Friendship Chronicle, April 6, 1881.

Genesee Valley Canal Railroad

 New York capitalists are now negotiating for a controlling interest in the Genesee Valley Canal Railroad, with the intention of pushing it forward to a speedy completion. The road under the present company will be constructed, and work will be commenced within thirty days or as soon as the frost is out on the ground, but the New York men intend, if they secure a management of the road, To make it a part of a line that will give the city a connection with Pittsburgh. The capitalists referred to are the ones who purchased the Rochester, Nunda & Pennsylvania road with the intentions of extending it beyond Nunda to connect with other roads. The land over which they must pass to accomplish this plan was however, so uneven that it was almost impracticable to construct a railroad over it, and they have now decided to throw up their plans in that direction and, if possible, secure the Genesee Valley Canal road, and with this make the connections desired. Mr. L. P. Ross, one of the directors of the Valley road, has just returned from New York, where he met the parties who wished to purchase the road and talked the matter over with them. He expressed the opinion the transfer would be effected, and enough stock be sold to give a controlling interest to the New York men. If such should be the case, the road will follow the proposed route of the Genesee Valley Canal road as far as Mount Morris, from there to Nunda, the track of the Rochester, Nunda & Pennsylvania road would be used, entrance along the canal as far as Olean. From this point, connections will be made with the Buffalo Pittsburgh & Western road by way of Oil City. The sale will be effected, if at all, within two weeks, and there seems to be little doubt, but that it will be. The connection will greatly enhance the value of the road to the city and vicinity.–– Rochester Herald.

Friendship Chronicle, April 27, 1881. 

Transcribed by Joseph Damiano.

The Buffalo Courier puts the Genesee Valley Railroad matters in their proper light as follows :- The people in the Genesee Valley are having no end of trouble in their efforts to get a railroad constructed on the line of the abandoned Valley canal. At last year’s session of the legislature their interests were sold out by some of their own representatives, and now a bill has been introduced intended to permit parties interested in the franchise to deflect from and leave the line of the canal at will in the construction of the proposed road. To protest against this bill, a unannounced meeting was held last week at Nunda, at which, among other things, it was declared:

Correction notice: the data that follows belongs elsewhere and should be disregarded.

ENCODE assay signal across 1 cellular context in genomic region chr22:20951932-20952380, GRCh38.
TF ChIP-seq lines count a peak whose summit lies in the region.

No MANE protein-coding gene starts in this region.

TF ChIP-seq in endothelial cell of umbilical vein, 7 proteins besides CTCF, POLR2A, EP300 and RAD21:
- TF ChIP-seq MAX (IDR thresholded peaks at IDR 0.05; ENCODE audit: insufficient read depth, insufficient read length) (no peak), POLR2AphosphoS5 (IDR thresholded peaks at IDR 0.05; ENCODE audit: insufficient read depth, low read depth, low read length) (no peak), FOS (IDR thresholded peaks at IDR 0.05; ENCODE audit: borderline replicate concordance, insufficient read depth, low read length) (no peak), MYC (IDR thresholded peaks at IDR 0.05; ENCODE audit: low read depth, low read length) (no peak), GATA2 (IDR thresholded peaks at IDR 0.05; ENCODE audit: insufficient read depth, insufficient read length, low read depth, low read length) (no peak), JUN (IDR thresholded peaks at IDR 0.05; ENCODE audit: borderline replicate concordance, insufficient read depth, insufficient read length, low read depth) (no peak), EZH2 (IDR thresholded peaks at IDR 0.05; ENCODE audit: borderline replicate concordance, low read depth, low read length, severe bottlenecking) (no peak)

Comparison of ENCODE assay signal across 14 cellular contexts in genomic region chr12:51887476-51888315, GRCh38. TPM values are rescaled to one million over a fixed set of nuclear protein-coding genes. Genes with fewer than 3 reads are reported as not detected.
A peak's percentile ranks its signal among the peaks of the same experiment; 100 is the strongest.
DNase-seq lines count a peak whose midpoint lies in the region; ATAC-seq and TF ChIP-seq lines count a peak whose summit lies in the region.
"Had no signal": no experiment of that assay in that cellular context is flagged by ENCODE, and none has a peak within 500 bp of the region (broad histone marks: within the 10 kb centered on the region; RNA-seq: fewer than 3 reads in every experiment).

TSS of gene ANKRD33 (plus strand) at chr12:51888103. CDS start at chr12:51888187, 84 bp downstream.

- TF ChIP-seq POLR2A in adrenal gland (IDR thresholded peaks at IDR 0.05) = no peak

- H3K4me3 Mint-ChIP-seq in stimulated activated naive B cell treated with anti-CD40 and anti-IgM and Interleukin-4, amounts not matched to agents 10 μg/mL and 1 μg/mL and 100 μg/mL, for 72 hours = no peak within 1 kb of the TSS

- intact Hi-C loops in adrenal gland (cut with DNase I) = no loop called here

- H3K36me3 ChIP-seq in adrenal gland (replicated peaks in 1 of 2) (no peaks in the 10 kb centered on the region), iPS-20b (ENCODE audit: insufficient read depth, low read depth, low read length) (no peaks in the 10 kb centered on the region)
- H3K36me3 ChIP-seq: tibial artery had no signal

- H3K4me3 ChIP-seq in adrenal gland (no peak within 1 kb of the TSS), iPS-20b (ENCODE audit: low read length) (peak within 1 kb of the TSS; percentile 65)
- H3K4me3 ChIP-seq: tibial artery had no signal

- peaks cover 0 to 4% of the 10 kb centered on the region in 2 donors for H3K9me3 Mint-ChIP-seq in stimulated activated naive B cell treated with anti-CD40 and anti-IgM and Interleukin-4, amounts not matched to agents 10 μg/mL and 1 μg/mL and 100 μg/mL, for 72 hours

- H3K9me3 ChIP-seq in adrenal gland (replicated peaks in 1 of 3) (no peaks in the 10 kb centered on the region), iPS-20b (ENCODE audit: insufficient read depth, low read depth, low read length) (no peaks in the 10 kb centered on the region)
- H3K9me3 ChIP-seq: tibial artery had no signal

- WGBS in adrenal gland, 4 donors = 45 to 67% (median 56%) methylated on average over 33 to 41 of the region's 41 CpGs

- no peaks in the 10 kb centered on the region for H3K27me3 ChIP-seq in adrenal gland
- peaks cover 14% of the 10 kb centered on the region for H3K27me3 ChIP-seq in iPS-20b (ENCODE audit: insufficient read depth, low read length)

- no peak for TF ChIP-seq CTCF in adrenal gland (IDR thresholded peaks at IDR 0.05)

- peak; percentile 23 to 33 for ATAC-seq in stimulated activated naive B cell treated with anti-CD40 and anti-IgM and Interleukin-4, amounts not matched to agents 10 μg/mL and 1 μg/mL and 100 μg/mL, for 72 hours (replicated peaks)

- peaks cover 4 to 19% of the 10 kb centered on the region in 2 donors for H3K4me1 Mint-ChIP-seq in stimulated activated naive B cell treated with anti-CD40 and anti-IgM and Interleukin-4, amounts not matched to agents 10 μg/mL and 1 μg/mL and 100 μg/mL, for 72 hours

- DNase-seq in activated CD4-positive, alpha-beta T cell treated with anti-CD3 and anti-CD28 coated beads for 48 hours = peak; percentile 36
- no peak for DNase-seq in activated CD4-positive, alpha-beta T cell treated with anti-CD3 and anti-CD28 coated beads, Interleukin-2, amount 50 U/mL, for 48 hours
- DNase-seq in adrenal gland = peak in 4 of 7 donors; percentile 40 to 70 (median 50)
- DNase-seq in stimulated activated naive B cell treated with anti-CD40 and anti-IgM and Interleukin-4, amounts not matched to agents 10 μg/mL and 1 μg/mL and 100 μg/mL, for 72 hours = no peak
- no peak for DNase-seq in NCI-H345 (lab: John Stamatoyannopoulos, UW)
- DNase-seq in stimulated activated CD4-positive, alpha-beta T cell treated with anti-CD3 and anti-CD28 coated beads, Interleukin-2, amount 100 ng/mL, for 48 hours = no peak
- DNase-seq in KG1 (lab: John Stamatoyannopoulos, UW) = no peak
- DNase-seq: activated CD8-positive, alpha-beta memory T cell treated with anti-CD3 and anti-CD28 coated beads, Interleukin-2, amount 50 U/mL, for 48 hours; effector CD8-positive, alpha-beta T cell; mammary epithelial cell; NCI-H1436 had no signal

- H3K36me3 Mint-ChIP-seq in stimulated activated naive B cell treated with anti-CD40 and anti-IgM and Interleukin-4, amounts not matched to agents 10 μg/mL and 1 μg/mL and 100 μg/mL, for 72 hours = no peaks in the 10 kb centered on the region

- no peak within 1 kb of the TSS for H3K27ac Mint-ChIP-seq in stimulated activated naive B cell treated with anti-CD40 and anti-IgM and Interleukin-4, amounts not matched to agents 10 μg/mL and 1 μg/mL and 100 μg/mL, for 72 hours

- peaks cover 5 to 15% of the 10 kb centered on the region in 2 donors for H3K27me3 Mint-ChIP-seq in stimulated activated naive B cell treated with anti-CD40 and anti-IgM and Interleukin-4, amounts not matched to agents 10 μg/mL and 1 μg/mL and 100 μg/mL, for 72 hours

That the legislature of the state, at the request of those who resided upon the line of the Genesee Valley Canal, and whose interests and business had been injuriously affected by such abandonment, granted the banks and prism of said canal to a corporation, for the express purpose, and no other, of securing to such petitioners the benefits of a railroad.

Such corporation accepted said grant and executed the bond required upon the obligation thereby imposed to construct a railroad as there is provided.

We submit that any departure from the provisions of the original act, whereby any locality is injuriously affected, is a gross breach of faith with the people, and cannot be justified.

 That the plan of the present owners, and contemplated successors to the original grantees, if carried out, would deprive many of the most important points on the line of this canal of benefit from the proposed railroad.